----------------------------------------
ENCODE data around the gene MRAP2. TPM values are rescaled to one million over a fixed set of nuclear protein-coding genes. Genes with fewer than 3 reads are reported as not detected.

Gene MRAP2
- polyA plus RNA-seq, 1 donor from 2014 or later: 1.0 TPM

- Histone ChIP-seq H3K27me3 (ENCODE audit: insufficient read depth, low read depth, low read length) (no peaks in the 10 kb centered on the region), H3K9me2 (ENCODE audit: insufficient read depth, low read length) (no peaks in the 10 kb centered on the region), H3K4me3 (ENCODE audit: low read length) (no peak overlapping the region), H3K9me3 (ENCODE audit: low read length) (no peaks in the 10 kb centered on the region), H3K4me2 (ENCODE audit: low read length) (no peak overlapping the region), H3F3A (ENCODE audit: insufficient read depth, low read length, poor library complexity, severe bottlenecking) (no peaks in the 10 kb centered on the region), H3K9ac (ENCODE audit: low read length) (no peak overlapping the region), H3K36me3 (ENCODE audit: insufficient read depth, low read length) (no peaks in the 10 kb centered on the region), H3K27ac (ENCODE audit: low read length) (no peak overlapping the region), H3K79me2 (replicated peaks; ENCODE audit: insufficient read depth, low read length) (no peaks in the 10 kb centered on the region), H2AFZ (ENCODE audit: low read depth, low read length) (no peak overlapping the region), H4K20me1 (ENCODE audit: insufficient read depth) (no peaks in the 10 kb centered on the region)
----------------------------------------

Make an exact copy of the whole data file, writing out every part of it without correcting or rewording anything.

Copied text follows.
ENCODE data around the gene MRAP2. TPM values are rescaled to one million over a fixed set of nuclear protein-coding genes. Genes with fewer than 3 reads are reported as not detected.

Gene MRAP2
- polyA plus RNA-seq, 1 donor from 2014 or later: 1.0 TPM

- Histone ChIP-seq H3K27me3 (ENCODE audit: insufficient read depth, low read depth, low read length) (no peaks in the 10 kb centered on the region), H3K9me2 (ENCODE audit: insufficient read depth, low read length) (no peaks in the 10 kb centered on the region), H3K4me3 (ENCODE audit: low read length) (no peak overlapping the region), H3K9me3 (ENCODE audit: low read length) (no peaks in the 10 kb centered on the region), H3K4me2 (ENCODE audit: low read length) (no peak overlapping the region), H3F3A (ENCODE audit: insufficient read depth, low read length, poor library complexity, severe bottlenecking) (no peaks in the 10 kb centered on the region), H3K9ac (ENCODE audit: low read length) (no peak overlapping the region), H3K36me3 (ENCODE audit: insufficient read depth, low read length) (no peaks in the 10 kb centered on the region), H3K27ac (ENCODE audit: low read length) (no peak overlapping the region), H3K79me2 (replicated peaks; ENCODE audit: insufficient read depth, low read length) (no peaks in the 10 kb centered on the region), H2AFZ (ENCODE audit: low read depth, low read length) (no peak overlapping the region), H4K20me1 (ENCODE audit: insufficient read depth) (no peaks in the 10 kb centered on the region)